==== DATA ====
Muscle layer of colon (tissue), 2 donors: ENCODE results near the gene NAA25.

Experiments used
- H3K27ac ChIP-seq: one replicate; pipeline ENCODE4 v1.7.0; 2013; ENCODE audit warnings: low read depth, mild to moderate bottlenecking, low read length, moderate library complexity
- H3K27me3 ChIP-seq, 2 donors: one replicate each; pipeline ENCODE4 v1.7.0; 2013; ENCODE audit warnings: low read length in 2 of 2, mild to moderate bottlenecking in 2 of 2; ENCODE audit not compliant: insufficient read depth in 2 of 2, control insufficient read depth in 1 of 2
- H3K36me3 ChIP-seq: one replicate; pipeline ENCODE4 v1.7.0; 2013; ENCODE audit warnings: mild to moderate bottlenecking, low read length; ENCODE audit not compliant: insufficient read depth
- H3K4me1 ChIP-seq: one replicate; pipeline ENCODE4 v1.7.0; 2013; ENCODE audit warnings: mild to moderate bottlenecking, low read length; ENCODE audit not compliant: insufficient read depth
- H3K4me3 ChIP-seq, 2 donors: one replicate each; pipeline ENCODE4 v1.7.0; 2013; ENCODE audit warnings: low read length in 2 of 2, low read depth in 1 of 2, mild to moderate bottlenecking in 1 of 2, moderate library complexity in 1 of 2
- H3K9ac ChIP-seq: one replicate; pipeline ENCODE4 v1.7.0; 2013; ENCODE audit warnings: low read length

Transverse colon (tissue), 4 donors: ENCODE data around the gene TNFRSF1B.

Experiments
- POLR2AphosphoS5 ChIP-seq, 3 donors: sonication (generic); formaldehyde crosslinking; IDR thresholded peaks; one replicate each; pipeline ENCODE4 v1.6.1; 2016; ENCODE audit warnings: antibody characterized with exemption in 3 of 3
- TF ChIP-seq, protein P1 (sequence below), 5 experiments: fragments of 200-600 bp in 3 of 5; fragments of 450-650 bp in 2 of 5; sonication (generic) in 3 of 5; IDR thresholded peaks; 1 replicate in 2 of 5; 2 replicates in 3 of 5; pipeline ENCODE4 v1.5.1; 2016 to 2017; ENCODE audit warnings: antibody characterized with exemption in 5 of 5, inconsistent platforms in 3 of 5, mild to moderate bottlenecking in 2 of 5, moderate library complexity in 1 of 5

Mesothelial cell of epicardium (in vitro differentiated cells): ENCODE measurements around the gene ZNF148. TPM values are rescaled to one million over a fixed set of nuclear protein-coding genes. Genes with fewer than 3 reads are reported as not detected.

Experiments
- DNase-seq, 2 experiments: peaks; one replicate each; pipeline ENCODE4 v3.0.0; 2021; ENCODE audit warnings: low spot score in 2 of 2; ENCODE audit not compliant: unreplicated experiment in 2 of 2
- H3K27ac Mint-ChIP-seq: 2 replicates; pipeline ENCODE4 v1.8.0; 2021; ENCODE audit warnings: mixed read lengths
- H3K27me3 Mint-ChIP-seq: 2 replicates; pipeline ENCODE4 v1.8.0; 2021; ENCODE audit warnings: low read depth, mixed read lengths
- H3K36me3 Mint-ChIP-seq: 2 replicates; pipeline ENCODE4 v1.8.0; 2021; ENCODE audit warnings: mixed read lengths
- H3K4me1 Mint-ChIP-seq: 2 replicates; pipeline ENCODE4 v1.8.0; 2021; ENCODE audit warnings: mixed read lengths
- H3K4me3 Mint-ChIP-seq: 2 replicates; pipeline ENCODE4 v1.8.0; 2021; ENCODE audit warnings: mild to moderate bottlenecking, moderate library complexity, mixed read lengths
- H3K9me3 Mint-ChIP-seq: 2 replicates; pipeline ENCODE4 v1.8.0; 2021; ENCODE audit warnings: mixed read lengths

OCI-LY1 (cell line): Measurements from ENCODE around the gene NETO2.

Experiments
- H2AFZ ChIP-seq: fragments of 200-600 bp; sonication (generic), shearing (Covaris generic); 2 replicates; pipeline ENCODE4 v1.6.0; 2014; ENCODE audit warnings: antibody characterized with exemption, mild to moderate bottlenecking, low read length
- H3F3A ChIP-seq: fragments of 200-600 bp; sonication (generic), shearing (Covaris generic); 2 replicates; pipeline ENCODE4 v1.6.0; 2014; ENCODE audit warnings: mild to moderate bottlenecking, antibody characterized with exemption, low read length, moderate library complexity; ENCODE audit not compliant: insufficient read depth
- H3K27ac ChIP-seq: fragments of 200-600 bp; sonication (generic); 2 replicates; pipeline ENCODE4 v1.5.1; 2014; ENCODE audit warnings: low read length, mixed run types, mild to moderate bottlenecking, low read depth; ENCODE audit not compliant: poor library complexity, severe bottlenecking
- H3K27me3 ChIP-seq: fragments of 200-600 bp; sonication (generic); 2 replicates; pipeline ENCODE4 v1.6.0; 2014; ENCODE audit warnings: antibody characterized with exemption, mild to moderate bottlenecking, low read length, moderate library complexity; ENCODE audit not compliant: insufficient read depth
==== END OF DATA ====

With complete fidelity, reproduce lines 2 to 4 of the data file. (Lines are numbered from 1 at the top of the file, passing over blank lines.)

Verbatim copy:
Experiments used
- H3K27ac ChIP-seq: one replicate; pipeline ENCODE4 v1.7.0; 2013; ENCODE audit warnings: low read depth, mild to moderate bottlenecking, low read length, moderate library complexity
- H3K27me3 ChIP-seq, 2 donors: one replicate each; pipeline ENCODE4 v1.7.0; 2013; ENCODE audit warnings: low read length in 2 of 2, mild to moderate bottlenecking in 2 of 2; ENCODE audit not compliant: insufficient read depth in 2 of 2, control insufficient read depth in 1 of 2